|Today we read that the American War on Drugs has expanded to Africa.The New York Times say “The aggressive response by the United States is also a sign of how greater attention and resources have turned to efforts to fight drugs as the wars in Iraq and Afghanistan have wound down.”Does this mean the military is looking for a mission? It’s supposed to work the other way a round: a threat is found and then the military is dispatched. The military is not supposed to be dispatched in search of a mission.In Congressional testimonybefore the House Subcommittee on Crime, Terrorism, and Homeland Security Michele Leonhart, Administrator of the DEA told congress “DEA investigative efforts and those of other law enforcement agencies have chronicled the significant increase in the use of Africa as a trans-shipment, storage, cultivation, and manufacturing point for narcotics destined for Europe, and, to a lesser extent, other consumer markets, including the U.S.”Since when does the US Justice Department find it within their mission to protect the borders of Europe from drug smuggling? To one looking in from the outside this certainly fits the classic definition of mission creep.
As has been repeated many times many people say that decriminalization of drugs would take away the profits from the cartels and put an end to the DEA chasing bad guys all around the planet. The often cited example is the prohibition of alcohol in the USA decades ago and the lawlessness which came to an end once prohibition was ended. So we are not going to repeat that often repeated tale here other than to show a graphic to the right given to us by at Online Paralegal Programs which cites some relevant statistics.
Latin America has grown weary of the bloodshed and lawlessness of the drug war. In the absence of leadership from the USA, who they blame as the major consumer, Latin America nations have made some small policy changes. Nothing major is in the works which could affect the USA aside from ideas coming from Uruguay. Here we are going to briefly recite some recent events in the Latin America with regard to drug policy.
In Chile smoking pot is legal as long as one person does this in their house. Selling or growing it is not. Senator Fulvio Rossi says he smokes pot two or three times per month and will propose a bill to allow cultivation of the plant for personal use. Senator Ricardo Lagos Weber, son of the former president who has also called for legalization, says he will join him in proposing this bill.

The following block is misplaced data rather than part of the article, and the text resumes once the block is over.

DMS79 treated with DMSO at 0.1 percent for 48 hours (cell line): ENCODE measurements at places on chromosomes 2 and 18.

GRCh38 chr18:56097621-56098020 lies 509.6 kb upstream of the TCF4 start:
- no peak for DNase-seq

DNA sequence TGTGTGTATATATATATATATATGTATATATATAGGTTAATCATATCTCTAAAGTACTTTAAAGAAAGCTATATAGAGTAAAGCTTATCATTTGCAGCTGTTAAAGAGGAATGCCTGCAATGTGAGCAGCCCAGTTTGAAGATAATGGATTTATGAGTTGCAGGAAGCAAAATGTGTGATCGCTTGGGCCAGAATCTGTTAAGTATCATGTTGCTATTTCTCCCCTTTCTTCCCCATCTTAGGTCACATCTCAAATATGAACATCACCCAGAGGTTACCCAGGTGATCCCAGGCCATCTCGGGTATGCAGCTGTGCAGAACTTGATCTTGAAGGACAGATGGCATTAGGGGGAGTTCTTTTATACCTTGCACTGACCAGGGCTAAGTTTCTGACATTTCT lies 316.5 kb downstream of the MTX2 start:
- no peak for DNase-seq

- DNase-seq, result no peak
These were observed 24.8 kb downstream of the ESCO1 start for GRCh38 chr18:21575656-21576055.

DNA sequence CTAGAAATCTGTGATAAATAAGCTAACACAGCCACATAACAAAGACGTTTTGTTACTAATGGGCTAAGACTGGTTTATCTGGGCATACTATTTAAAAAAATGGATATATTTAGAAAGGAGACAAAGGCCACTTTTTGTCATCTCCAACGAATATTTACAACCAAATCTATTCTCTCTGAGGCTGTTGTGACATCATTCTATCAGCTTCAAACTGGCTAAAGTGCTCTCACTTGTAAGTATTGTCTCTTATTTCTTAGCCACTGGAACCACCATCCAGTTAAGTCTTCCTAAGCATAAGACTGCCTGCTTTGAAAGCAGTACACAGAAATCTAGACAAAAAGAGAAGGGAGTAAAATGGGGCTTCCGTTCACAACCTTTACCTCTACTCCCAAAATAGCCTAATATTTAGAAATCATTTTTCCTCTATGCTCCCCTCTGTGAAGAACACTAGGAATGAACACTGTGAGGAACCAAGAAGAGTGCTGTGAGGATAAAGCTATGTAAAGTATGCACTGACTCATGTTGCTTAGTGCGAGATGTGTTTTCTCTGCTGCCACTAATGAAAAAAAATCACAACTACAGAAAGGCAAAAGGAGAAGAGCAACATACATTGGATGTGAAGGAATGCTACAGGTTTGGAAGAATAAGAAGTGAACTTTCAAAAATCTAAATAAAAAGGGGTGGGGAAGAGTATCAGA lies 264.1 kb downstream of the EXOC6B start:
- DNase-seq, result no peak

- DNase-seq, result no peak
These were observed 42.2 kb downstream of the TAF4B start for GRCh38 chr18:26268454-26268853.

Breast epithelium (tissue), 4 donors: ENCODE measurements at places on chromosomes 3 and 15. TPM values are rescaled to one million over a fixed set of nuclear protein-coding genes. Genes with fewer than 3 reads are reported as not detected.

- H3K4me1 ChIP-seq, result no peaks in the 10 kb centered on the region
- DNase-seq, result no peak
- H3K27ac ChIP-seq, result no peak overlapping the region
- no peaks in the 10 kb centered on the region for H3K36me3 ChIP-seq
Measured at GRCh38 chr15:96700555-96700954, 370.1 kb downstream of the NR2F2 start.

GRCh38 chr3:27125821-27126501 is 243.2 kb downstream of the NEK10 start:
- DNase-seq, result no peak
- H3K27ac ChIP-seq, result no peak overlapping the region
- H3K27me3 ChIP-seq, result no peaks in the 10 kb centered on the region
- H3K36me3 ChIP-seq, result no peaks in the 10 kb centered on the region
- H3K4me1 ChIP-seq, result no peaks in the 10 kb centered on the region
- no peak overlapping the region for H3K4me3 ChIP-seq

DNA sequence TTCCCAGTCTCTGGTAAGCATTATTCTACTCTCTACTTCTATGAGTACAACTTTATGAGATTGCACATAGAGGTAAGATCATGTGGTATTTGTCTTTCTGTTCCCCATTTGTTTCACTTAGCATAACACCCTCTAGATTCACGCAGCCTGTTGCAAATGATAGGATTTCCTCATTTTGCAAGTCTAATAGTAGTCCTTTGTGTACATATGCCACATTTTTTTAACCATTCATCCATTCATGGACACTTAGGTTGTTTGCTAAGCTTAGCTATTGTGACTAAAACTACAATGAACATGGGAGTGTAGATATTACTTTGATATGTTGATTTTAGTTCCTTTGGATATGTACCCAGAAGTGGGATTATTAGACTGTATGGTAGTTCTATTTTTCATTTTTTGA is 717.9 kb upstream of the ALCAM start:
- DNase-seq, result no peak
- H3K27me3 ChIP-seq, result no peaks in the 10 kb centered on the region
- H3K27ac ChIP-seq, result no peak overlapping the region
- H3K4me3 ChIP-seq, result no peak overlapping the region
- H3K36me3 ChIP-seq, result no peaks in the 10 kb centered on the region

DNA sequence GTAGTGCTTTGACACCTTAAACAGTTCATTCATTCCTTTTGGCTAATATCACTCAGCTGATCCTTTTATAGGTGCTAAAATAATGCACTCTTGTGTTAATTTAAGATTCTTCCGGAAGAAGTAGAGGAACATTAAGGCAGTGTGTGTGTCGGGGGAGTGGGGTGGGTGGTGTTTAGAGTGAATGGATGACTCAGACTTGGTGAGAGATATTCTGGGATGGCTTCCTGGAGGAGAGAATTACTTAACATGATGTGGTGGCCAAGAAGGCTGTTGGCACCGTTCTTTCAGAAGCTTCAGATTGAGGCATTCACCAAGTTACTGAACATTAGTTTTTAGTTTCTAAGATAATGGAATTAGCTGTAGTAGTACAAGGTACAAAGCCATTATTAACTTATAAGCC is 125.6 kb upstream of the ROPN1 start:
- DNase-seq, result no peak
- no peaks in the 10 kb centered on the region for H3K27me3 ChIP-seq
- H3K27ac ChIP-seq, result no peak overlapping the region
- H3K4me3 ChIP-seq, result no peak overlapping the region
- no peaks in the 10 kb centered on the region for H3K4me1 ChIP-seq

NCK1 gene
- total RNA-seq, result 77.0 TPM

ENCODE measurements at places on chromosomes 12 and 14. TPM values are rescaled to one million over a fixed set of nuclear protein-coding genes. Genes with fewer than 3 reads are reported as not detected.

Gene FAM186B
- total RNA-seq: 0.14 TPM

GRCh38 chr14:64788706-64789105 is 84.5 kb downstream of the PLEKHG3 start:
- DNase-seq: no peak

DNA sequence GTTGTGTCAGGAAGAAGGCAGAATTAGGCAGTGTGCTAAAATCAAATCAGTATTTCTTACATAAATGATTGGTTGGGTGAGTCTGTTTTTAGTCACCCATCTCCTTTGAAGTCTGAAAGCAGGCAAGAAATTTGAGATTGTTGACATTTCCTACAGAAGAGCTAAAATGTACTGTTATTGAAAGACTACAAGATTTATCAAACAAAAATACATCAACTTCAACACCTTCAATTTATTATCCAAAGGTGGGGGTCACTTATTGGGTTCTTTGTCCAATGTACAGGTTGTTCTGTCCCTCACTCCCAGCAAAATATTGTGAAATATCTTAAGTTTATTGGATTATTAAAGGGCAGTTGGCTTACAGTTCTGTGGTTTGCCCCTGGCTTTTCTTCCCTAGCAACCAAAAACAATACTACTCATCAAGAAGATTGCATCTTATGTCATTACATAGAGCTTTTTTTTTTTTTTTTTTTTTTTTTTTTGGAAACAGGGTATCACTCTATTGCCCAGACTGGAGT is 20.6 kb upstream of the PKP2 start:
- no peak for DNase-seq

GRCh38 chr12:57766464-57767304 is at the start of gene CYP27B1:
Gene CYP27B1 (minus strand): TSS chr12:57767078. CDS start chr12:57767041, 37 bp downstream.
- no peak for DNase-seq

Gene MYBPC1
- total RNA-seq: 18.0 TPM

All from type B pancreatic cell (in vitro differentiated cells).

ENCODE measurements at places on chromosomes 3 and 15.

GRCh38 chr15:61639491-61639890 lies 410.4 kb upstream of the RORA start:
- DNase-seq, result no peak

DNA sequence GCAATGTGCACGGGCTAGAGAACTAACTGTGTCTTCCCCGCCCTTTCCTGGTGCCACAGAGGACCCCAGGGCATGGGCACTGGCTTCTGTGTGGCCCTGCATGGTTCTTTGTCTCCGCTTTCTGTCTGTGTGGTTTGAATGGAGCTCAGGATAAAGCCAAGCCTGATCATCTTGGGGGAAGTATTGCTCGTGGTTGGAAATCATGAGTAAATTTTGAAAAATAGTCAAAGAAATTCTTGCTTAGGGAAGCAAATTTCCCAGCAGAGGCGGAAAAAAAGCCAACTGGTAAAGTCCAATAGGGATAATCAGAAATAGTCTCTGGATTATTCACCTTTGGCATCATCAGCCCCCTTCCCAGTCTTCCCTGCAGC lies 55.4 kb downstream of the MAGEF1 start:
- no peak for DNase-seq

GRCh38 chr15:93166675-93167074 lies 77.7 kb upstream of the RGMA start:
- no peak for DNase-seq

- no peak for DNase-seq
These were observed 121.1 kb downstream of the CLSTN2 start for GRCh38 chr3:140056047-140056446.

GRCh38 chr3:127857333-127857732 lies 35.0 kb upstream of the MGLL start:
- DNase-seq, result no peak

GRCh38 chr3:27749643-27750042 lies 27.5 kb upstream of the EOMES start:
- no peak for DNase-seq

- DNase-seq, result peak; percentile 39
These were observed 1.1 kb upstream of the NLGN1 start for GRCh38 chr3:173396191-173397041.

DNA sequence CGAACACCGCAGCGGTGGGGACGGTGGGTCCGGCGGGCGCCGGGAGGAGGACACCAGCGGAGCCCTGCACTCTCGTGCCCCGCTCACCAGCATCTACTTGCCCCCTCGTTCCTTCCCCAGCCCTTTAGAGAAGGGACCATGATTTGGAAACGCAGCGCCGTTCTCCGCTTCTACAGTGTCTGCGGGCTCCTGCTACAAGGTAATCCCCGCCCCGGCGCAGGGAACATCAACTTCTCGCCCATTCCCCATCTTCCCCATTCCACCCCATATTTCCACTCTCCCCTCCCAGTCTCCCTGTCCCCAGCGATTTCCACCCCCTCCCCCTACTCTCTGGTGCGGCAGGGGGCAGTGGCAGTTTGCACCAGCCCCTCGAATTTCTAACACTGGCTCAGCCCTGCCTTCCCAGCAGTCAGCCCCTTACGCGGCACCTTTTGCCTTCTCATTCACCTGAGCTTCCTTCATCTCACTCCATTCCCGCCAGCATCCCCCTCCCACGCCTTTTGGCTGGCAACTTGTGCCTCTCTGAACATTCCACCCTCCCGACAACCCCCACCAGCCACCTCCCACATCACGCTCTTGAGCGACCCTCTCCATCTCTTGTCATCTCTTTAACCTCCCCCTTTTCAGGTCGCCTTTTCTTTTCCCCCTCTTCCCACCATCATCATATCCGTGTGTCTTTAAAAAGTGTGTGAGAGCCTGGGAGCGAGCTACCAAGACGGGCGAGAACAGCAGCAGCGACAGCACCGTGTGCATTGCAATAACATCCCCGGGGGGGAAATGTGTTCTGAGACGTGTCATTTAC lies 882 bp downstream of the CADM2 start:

In a sideline recently the home of a DEA official here was robbed. Most likely the thieves had no idea who was living here. The most interesting aspect to this event is the DEA official was living in the posh Santiago neighborhood of Vitacura. So the DEA is paying much rent to keep their officials here in comfort.
Senator Aníbal Fernández held a hearing this year to consider the decriminalization of marijuana there. But key officials from the Kirchner government failed to show up so presumably that effort is stalled.
The President of Guatemala, where drug-related crime is soaring, floated the idea to decriminalize not just drug use but also drug trafficking. With the support of the Colombia President this idea was presented at the Summit of the Americas where President Obama was in attendance. The Summit handed this issue to the Organization of American States to write a report.
Smoking pot is already legal in Uruguay with the distinct smell of the burning leaves readily detected in outdoor plazas. But the country has had some problems with drug trafficking, so the President proposed that the government will put forth a plan to grow marijuana for those who want to smoke it. Consumers would have to sign up in a registry so that drug tourism would not be encouraged. But the President backpedaled saying he would only put forth the legislation if 60% of the people there would support the initiative. Only about 30% do. But then a government official changed that position again and said the proposition would move forward. Now the President is going around the country explaining his plan and at the same time, in a rather odd coupling of events, putting forth another plan to curb the number of places where alcohol can be sold and put some rules in place where there are apparently few.
The American DEA has moved into Honduras to supplement government efforts to fight drug trafficking there. Sent originally to accompany Honduras police on drug raids, the DEA agents there have taken up arms and killed traffickers there including on one occasion killing civilians although whether these people were actually civilians is still in question.
The President of Bolivia expelled the DEA from the country some years ago. Now he seeks to restore the coca leave to its legal status vis-a-vis United Nations policy saying it is part of the Andean Culture. The coca leave is sold in Bolivia, Peru, and Northern Chile where it is chewed or brewed as a tea.
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